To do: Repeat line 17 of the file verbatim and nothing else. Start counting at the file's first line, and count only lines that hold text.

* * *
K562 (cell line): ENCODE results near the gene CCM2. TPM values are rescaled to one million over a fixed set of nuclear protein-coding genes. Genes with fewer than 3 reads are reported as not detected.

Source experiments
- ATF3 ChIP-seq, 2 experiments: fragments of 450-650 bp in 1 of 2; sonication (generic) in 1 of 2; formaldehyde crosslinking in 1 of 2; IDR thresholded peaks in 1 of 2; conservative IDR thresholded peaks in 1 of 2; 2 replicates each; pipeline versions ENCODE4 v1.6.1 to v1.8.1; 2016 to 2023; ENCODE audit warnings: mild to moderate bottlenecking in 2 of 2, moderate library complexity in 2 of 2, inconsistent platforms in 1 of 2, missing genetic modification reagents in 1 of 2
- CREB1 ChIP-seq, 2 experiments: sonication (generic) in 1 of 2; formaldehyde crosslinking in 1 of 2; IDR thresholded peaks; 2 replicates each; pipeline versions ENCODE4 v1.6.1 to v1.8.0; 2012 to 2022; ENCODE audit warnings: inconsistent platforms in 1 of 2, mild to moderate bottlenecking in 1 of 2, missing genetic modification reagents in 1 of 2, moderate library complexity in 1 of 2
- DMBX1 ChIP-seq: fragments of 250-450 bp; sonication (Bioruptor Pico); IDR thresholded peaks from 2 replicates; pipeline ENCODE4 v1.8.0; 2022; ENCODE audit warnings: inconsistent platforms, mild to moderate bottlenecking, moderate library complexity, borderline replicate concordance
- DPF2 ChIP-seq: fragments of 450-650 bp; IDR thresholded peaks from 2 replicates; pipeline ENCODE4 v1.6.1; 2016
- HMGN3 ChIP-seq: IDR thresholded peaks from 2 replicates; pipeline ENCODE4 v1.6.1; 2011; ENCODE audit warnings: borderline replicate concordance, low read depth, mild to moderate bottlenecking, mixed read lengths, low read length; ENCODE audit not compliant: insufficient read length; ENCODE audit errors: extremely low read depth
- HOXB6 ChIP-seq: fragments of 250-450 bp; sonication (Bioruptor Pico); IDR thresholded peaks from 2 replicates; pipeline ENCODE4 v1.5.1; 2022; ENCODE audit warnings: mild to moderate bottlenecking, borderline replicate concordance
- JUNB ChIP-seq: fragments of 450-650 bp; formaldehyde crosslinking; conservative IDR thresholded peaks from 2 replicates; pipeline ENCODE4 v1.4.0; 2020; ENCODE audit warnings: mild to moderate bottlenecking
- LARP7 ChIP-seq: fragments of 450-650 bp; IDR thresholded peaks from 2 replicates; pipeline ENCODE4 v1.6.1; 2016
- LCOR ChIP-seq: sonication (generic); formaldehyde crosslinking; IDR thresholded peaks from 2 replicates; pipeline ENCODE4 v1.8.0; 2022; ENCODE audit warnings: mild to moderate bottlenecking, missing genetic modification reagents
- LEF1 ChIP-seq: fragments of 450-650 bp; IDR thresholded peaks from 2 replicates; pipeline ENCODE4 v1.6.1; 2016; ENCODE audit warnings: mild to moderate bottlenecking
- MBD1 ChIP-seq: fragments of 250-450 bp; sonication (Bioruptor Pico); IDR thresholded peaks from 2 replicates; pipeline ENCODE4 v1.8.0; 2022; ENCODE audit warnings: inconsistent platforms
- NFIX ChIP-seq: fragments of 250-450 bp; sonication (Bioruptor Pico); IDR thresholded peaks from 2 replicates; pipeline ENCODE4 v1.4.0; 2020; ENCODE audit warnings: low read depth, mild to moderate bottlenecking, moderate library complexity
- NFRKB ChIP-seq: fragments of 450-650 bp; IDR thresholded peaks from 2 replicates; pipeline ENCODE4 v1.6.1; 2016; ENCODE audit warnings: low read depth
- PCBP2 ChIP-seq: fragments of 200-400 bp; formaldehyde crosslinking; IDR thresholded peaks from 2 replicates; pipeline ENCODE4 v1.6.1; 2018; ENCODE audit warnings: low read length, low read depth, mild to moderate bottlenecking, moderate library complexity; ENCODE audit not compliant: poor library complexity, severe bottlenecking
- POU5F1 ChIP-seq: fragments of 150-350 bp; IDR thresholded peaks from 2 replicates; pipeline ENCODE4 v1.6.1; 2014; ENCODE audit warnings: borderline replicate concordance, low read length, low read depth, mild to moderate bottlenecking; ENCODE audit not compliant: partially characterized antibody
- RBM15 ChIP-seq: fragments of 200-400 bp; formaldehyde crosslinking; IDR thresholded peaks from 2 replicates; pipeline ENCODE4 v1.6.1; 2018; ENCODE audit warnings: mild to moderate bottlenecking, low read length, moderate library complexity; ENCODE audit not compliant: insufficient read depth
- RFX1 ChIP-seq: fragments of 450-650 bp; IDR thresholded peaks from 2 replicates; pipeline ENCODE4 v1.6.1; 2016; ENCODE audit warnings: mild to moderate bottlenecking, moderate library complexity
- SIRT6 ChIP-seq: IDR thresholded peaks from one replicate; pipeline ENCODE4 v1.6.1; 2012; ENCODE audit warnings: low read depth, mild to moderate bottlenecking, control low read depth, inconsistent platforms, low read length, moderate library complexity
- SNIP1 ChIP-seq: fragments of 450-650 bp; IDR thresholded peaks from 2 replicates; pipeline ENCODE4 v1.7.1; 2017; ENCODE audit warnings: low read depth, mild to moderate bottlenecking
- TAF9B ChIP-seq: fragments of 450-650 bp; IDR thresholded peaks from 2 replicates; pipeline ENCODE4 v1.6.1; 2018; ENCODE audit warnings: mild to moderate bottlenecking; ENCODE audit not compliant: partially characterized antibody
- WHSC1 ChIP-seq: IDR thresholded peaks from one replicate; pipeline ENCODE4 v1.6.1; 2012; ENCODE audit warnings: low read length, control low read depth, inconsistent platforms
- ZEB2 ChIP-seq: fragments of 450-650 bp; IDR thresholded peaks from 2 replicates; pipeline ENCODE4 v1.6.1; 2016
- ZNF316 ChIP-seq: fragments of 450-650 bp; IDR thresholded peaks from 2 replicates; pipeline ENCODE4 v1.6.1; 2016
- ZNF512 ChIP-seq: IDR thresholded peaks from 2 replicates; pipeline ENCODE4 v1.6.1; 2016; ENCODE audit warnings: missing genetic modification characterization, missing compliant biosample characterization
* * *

- POU5F1 ChIP-seq: fragments of 150-350 bp; IDR thresholded peaks from 2 replicates; pipeline ENCODE4 v1.6.1; 2014; ENCODE audit warnings: borderline replicate concordance, low read length, low read depth, mild to moderate bottlenecking; ENCODE audit not compliant: partially characterized antibody